Eagle Peak (9,786 feet) entailed 450 feet of elevation gain from a saddle just prior to a locked gate. The dirt approach is 17 miles, with the final four miles requiring four wheel drive.

Black Peak (9,029 feet) included perhaps 500 feet of gain, all but 100 of which is along the Continental Divide Trail. The final 100 feet is cross-country northwest from a saddle. After Black Peak we drove to a locked gate immediately below Signal Peak and walked the road for all of four minutes to the top of this high point - one without 300 feet of prominence. Black and Signal Peaks are sister summits of nearly equal elevation and maybe two miles apart.

We returned through Silver City and camped for the night at the base of Jacks Peak Road for the next day.

Tuesday, November 8

Today Bob and I secured two more New Mexico Fifty Finest summits.

Burro Peak (8,035 feet) is accessed by a six mile drive up Jacks Peak Road to a carpark in-between it and sister summit Jacks Peak. Descend perhaps 100 feet to a saddle; and ascend the Continental Divide Trail for about 200-300 feet to the Burro Peak summit. After returning to the camper we walked the service road to the summit of Jacks Peak with its various electronic facilities. Jacks Peak does not have 300 feet of prominence.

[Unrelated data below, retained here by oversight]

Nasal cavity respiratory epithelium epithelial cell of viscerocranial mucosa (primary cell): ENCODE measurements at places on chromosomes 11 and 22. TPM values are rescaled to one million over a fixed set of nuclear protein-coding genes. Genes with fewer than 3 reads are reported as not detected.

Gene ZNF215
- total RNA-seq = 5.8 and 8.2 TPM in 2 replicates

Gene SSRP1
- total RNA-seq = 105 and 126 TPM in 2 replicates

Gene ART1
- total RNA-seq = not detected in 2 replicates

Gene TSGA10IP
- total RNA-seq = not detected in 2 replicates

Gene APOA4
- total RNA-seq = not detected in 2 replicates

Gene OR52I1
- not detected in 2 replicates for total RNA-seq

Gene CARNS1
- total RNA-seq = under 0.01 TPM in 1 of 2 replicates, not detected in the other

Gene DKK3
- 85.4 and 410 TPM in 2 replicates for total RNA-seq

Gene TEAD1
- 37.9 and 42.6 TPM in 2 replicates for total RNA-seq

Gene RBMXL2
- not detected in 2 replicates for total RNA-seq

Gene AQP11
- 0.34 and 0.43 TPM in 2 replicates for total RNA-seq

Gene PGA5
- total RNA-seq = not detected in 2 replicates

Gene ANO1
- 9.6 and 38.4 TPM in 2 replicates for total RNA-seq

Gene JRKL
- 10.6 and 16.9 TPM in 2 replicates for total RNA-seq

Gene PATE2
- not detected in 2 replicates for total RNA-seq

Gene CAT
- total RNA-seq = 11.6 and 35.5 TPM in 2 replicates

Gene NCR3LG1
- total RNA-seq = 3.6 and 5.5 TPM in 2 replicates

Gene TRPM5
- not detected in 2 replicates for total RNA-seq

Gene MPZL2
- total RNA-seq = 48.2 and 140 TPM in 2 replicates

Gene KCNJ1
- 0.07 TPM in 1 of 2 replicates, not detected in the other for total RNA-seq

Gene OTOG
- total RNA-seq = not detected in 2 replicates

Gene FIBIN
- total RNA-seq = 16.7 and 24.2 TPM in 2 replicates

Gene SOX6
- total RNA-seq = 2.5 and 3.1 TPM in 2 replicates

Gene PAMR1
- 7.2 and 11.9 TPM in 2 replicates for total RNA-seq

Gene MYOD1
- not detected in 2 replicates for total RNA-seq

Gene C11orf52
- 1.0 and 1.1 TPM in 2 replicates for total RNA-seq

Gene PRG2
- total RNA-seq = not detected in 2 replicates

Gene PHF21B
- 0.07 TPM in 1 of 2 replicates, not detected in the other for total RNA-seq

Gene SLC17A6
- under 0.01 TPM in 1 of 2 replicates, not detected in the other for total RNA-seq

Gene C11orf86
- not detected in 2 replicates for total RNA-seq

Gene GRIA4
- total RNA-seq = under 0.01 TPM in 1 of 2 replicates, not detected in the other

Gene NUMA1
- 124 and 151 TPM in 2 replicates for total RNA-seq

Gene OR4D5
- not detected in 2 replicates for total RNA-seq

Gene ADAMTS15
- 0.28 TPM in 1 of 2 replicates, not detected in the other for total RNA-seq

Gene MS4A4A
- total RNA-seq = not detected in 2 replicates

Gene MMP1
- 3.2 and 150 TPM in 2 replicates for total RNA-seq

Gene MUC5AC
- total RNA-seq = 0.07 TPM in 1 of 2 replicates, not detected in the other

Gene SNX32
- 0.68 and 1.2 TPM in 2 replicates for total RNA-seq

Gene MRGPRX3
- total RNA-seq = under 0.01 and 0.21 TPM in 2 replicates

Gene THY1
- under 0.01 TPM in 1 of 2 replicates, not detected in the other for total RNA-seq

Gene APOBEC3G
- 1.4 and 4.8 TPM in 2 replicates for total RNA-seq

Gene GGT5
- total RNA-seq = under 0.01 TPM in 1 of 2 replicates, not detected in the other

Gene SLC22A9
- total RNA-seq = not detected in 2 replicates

We drove east on I-10 through Deming and, some twenty miles prior to Las Cruces, took a paved road north to Magdalena Peak (6,623 feet). A locked gate at 5,500 feet forced an actual hike this time, with about one hour and 1,100 feet of elevation gain to the summit golfball operated by the FAA. Remarkably, there was no "No tresspassing" sign to be found at the locked gate. Two vehicles passed us, driving down from the summit facility, and only friendly waves were exchanged.

Although Magdalena Peak is on the New Mexico Fifty Finest list, it does not have 2,000 feet of prominence. As the final, fiftieth entry, Magdalena Peak has 1,945 feet of prominence. It disappointed me to learn that I was not going to get a "P2K" summit in the effort.

Bob and I returned west on I-10, turning south onto route 146 for the community of Hachita nineteen miles from the Interstate. We expected John Hamann to meet us by morning, as arranged by a series of cellular telephone calls, for an ascent of Hachita Peak. Bob drove 2.2 miles west on route 9, and turned south onto the dirt approach road for Hachita Peak.